This series explores the racial dynamics of Rhode Island’s school-to-prison pipeline. This story, the last of three, looks at racial profiling and policing in Rhode Island.
A new report released by the American Civil Liberties Union of Rhode Island Feb. 19 outlines the disproportionate rates at which state police choose to search, arrest and incarcerate non-white versus white citizens.
The report cites three analyses by Northeastern University’s Institute on Race and Justice — from 2003, 2006 and 2014 — which all concluded that “non-white drivers were more likely than white drivers to be stopped by police across Rhode Island, more likely to be searched once stopped and yet less likely to be found with contraband.”
Police only “need to have probable cause or reasonable suspicion” in order to search a person’s car, said Hillary Davis, an ACLU of R.I. policy associate who worked on the report.
Rhode Island’s Racial Profiling Prevention Act of 2004 made it illegal for police to stop and search individuals on the basis of race or to conduct “consent searches” — in which a citizen consents to a warrant-less search — without probable cause, according to the ACLU’s 2007 racial profiling report.
But between 2004 and 2014, nine out of 10 state police departments experienced increases in the ratio of non-white to white drivers searched, with state police two times more likely to search a non-white than a white individual in 2014, the report stated.
“We would love for law enforcement to take a hard look at why these disparities exist,” Davis said.
Steps were taken in 2013 to create positive dialogue between police and residents through three Providence outreach forums entitled, “Building Bridges in the Community.”
One of the many issues discussed included that of “jump-out boys,” who are a part of the Providence Police Department’s gun task force, reported the Providence Journal.
Jump-out boys are undercover cops who attempt to intimidate community members on the streets, said Fred Ordonez, executive director of Direct Action for Rights and Equality, an organization dedicated to empowering low-income families of color. The police then “push them against the wall and search them,” Ordonez said.
“It’s not that people (in white suburban areas) are taking less drugs, making fewer driving violations,” Ordonez said, adding that the disparities are instead caused by police targeting poor urban areas or people of color.
“The police do not represent the demographics of the constituency of where they police,” he added.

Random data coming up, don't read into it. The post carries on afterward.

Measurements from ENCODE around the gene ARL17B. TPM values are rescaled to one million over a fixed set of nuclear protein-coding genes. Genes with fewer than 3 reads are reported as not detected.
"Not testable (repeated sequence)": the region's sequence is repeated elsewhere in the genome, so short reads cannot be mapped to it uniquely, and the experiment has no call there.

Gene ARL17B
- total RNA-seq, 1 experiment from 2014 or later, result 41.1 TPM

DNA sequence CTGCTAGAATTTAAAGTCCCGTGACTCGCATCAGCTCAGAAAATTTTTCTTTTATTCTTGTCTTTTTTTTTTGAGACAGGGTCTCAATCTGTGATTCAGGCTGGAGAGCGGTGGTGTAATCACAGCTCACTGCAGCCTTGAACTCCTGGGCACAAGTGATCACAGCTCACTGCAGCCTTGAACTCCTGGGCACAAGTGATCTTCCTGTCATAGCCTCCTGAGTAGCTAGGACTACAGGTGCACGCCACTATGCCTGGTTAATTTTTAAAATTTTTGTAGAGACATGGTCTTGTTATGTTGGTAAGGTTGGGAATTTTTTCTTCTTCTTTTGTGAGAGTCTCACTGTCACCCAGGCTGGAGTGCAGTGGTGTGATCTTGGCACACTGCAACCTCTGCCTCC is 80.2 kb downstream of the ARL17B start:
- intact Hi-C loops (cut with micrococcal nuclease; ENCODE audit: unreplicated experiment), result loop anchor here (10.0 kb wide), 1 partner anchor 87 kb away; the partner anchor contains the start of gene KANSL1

In 2014, the Providence Police Department was found by R.I. Future to be “one of (the) least racially representative in the country,” using data from a study of the 75 largest police forces in the U.S. conducted by FiveThirtyEight. ThePPD, with 444 officers at the time, was not included in the FiveThirtyEight study, but only three of the 75 that FiveThirtyEight examined were less representative in their police forces than Providence.
“There have been conversations about increasing diversity, specifically in the Providence Police Department,” Davis said, adding that she does not believe this action alone will create a meaningful impact. “You can put as many officers of different colors in place as you want, but if the culture or policies are flawed, that’s not going to change anything.”
One potential solution is the use of police body cameras, said James Janison ’16, vice president of Brown ACLU. “Regulated use of police body cameras has been supported by the national ACLU,” he said.
A study conducted in 2012 in Rialto, California, found that the use of body cameras on police officers decreased complaints to police departments by 88 percent, the New York Times reported.
“One possible reason is that you have to behave when you’re on camera,” Janison said.
The ACLU report, entitled “The School-to-Prison Pipeline in Black and White,” discusses the disparity in police searches in connection to Rhode Island’s disproportionately black prison population. Black individuals, who make up 6 percent of the state’s population, constitute 30 percent of the state’s incarcerated, according to the report.
Most of Rhode Island’s prison population is jailed for non-violent offenses, or “crimes of poverty,” Ordonez said.